Shortly after Amendment 64 was passed, Governor John Hickenlooper (D) created a Task Force to make recommendations for legislation to regulate recreational marijuana. The Task Force was made up of local business leaders, including medical marijuana business owners, plaintiff employment lawyers, defense employment lawyers and general members of the public.  A minority of the Task Force members wanted the state legislature to adopt an impairment standard that would require employers to show that an employee was “impaired” or “under the influence,” before an employer could take disciplinary action against an employee that tests positive for THC, the active ingredient in marijuana. However, the Task Force did not adopt this impairment standard, but instead recommended to Governor Hickenlooper that there should be no changes to existing law, and consistent with the text of Amendment 64, employers should be free to have policies restricting the use of marijuana by either treating marijuana like alcohol under their employment policies or having a zero tolerance drug policy if that policy works best for that particular employer. The Colorado state legislature adopted these recommendations and did not make any changes to Colorado employment laws. Thus, Colorado employers can have policies restricting marijuana distribution, possession and use in the workplace, and employers and landlords can completely prohibit marijuana possession on their premises.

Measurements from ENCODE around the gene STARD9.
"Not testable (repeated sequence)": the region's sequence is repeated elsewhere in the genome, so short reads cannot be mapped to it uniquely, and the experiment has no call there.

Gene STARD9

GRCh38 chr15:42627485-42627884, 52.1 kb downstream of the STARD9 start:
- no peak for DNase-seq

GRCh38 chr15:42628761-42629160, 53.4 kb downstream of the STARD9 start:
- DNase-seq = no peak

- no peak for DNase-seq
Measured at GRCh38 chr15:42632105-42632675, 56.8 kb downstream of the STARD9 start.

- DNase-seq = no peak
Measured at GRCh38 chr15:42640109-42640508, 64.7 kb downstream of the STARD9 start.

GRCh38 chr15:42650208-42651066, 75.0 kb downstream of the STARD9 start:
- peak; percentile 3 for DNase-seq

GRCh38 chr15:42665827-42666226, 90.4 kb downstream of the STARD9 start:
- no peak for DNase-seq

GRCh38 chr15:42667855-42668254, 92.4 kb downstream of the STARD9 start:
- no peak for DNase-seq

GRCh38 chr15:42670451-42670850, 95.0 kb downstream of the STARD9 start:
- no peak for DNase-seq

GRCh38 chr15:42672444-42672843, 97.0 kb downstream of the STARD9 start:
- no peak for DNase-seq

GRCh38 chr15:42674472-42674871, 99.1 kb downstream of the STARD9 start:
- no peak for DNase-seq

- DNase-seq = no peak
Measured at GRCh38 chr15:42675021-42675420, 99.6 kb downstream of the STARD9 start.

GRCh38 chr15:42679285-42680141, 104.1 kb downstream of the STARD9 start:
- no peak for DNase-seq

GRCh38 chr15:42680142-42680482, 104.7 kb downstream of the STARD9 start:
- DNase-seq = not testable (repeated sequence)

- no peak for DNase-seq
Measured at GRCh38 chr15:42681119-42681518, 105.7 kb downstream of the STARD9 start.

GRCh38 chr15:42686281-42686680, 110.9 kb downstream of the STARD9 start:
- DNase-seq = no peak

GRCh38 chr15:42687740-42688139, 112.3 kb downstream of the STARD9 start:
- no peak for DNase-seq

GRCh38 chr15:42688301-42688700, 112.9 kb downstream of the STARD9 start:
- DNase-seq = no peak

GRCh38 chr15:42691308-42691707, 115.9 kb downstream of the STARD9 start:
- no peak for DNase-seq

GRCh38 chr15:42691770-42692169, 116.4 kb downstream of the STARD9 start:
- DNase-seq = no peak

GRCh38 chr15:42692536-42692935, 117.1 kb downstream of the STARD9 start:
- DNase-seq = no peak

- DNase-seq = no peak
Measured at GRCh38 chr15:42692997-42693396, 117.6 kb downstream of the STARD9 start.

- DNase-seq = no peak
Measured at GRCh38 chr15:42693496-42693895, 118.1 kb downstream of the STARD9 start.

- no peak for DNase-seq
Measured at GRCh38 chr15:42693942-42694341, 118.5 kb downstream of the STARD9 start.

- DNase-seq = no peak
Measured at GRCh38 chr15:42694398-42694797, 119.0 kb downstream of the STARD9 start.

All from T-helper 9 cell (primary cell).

Colorado voters had previously adopted Amendment 20, the Medical Marijuana Act, which permits patients to obtain limited amounts of medical marijuana for their ailments. Amendment 20 also restricts the use of medical marijuana at work:

Nothing in this [Amendment] shall require any employer to accommodate the use of marijuana in any workplace.

There have been several Colorado court cases addressing how employers can restrict medical marijuana in the workplace. In one, the Colorado Court of Appeals held that authorized medical use of marijuana may insulate an employee from state criminal prosecution, but does not preclude the employee from being denied unemployment benefits based on the termination of employment for testing positive for marijuana in violation of an employer’s zero tolerance drug policy. The court in that case went on to hold that medical marijuana users do not have “an unlimited constitutional right to use the drug in any place or in any manner.”